Thursday, September 16, 2021

The Meek shall inherit?

 What then is meekness?

The answer seems complicated, perhaps because the simple meaning of the word, the meaning we all know, is one we recoil from. It does not seem like a virtue, something to be extolled or sought after. I have heard people try to substitute some more desirable trait in order to make meekness acceptable. “Meekness is courage,” they say, though clearly that is not the meaning of the word. No one, apparently, wants to be meek.

The dictionary says, “humbly patient or quiet in nature, as under provocation from others.”

So patience under provocation gives us a good handle. And the world is a provocating place, right? How patient under provocation will I be today? I’m less than optimistic! Provocation, in fact, is always our ready excuse. “You provoked me!”

Meekness is the opposite of assertiveness. Maybe a meek person doesn’t stand up for his rights and so he gets walked over by many. A meek person does not kick against the goads or rage maniacally against the dying of the light. Meek can seem weak, and maybe a recognition of our weakness lies behind meekness. The meek do not jockey for position, assume they deserve the honored seat at the table, or (alternatively) whine because they weren’t invited to the soiree. 

Ambition does not reside well with meekness. When ambition comes into the presence of meekness it is chastened, even embarrassed, and seeks a way out. The meek are not scrappers, strivers, or warriors. The meek do not envy the powerful or yearn for their power. The meek are not going to be in the vanguard of anyone’s revolution. The meek did not attend the January 6 rally in Washington or run through the streets of Portland tossing Molotovs. Neither are many of them fighting in anyone’s army. In a world run by the meek, there would never be war.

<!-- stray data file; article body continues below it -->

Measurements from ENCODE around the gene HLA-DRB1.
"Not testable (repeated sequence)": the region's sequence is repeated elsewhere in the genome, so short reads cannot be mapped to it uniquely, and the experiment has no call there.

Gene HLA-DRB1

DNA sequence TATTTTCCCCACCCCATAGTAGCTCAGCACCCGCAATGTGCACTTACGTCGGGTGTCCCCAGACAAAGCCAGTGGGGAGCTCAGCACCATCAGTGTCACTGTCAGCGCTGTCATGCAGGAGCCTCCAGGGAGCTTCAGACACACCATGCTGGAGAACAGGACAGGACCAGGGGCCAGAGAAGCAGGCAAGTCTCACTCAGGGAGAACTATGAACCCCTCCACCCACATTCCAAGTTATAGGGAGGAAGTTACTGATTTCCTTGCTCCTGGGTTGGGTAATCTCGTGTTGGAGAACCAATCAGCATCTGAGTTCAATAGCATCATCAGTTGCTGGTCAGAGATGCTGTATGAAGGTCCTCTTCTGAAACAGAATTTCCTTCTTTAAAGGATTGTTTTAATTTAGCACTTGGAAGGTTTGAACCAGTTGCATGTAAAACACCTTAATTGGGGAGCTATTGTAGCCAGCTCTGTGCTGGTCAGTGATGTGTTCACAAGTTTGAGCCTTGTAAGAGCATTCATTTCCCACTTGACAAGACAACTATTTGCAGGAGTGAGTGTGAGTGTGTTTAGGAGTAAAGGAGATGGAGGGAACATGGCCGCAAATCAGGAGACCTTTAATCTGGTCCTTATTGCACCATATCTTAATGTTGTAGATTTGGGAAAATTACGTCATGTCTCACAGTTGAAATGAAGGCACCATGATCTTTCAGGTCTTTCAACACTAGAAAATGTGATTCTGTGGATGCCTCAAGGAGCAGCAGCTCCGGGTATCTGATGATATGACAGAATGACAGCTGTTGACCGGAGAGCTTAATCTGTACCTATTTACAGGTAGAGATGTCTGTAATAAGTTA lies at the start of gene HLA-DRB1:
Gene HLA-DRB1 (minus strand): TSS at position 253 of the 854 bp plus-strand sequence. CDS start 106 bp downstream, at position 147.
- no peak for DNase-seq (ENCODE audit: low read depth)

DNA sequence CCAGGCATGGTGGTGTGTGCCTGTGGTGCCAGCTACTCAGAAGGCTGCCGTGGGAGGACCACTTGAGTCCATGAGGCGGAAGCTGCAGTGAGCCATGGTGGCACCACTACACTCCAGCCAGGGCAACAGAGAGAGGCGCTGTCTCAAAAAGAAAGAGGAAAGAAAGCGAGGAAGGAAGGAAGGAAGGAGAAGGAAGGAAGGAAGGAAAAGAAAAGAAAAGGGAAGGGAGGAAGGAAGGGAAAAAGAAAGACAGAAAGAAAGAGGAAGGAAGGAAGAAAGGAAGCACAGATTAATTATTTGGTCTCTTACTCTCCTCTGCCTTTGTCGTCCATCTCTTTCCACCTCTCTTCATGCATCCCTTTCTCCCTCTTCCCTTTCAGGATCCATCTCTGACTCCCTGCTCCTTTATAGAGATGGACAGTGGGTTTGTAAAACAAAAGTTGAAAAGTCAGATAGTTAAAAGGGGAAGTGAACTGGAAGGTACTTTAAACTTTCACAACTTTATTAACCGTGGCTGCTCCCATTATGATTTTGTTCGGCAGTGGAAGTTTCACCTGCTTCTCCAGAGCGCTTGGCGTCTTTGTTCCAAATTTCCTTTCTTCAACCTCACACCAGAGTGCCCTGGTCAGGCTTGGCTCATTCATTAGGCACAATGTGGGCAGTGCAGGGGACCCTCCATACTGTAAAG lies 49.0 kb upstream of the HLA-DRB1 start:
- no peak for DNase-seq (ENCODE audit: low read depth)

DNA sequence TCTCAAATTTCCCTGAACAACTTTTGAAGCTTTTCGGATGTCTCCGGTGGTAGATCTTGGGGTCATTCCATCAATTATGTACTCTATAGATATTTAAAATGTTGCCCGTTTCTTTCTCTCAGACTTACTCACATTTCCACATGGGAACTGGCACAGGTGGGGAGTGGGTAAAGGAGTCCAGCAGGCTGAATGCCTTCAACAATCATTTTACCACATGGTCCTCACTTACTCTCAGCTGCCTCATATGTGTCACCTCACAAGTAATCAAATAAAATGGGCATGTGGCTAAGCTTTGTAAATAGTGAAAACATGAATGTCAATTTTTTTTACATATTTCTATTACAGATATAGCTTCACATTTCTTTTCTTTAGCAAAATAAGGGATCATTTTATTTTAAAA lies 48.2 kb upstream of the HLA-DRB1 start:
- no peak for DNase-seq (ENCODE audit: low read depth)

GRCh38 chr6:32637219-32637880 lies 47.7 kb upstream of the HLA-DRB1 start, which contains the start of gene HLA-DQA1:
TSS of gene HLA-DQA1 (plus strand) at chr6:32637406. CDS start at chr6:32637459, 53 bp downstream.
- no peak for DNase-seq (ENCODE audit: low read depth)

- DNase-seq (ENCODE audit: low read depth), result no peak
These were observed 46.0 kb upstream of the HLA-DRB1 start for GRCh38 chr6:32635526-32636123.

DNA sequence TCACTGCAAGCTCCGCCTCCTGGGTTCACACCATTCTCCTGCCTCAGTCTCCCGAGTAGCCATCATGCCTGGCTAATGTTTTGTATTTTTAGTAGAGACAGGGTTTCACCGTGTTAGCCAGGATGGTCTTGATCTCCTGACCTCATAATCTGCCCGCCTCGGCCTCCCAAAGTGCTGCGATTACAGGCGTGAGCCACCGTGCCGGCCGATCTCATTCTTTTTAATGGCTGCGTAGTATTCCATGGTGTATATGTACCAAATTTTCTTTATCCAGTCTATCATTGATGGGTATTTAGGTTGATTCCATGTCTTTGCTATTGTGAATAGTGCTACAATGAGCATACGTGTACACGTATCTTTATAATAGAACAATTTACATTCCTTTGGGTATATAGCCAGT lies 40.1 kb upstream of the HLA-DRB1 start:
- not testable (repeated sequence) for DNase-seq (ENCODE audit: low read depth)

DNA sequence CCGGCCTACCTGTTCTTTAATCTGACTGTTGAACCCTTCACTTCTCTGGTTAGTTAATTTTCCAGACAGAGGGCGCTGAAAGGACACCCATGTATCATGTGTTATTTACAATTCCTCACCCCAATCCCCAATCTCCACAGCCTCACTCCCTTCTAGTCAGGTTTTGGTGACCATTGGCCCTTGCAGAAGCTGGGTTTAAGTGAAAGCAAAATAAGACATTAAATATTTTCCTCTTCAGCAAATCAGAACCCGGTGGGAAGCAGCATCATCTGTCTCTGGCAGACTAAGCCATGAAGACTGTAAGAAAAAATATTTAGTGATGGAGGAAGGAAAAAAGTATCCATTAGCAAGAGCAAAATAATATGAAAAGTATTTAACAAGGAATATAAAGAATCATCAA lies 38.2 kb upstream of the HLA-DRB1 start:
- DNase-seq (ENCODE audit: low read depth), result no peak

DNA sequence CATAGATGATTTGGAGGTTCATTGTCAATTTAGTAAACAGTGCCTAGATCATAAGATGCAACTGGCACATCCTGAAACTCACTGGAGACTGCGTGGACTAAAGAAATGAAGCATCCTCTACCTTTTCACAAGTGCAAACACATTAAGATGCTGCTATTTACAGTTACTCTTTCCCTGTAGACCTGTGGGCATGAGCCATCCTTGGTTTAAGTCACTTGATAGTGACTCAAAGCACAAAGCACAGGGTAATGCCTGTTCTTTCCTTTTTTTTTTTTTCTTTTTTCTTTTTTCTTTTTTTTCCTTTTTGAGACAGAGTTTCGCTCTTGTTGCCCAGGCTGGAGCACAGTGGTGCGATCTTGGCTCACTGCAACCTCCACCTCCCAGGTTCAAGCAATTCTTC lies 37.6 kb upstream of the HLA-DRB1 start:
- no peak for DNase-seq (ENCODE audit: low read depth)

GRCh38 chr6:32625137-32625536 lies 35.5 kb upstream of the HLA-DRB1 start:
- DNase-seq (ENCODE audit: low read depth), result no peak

And finally, it is well to remember that the world will more often than not make doormats of the meek. The meek, it seems, are always the losers. And that’s why it’s so strikingly counter-intuitive, so shocking, when Jesus says, “Blessed are the meek, for they shall inherit the earth.”

That’s just seems like pure nonsense. Either that or it’s the power of God in Christ. So when Jesus says, “The first shall be last and the last first,” it would not be wrong to think of these “last” as the meek. The ones who chose the lowest place at the table, the ones who the world scoffs at as wimps.

It’s the strong that inherit stuff, not the meek. It’s the go-getter, the assertive types, staking their claim and defending their turf, who come out on top. That’s our way of thinking. But to all this Jesus shrugs and says, “Repent, for the kingdom of God is at hand.”

True repentance = true meekness.

Friday, January 22, 2021

On the prevalence of tosh

 Reasonable people agree that on most issues "reasonable people can disagree." 

But what we have today is the choice by both major political factions, on every issue, not even to attempt to engage with the critique of the other side, but simply to delegitimize it as "radical," "communist," "far right," "far left," etc. In other words, to rule it out, as off limits, a matter that is outside the bounds of "reasonable people." The range of available alternative views becomes, by this means, narrower by the day. 

This is the predominant tactic, the preset, of both sides on almost every issue. This is why almost every conversation on matters political (from impeachment to minimum wage law to border security to the Electoral College to gun rights) winds up sounding like complete tosh. 

The idea of weighing pros and cons has become a quaint anachronism. Advocates for one position simply rule out alternative views as partisan (implying that only their own view is the result of objective analysis). In this rhetorical move we see the glimmer of an authoritarian new day, when only the views of one side are available to the public. "Reasonable people" turn out to be progressives only or conservatives only, and every complex issue is trimmed to neatly fit the prevailing view.

Barrack Obama was a subtle practitioner of this art, and Donald Trump an un-sublte one. Perhaps it is asking to much to expect anything else from politicians, but the rest of us might try to be more open-minded. Still, I expect nothing but partisan tosh.

Thursday, January 21, 2021

The Chimera Called Unity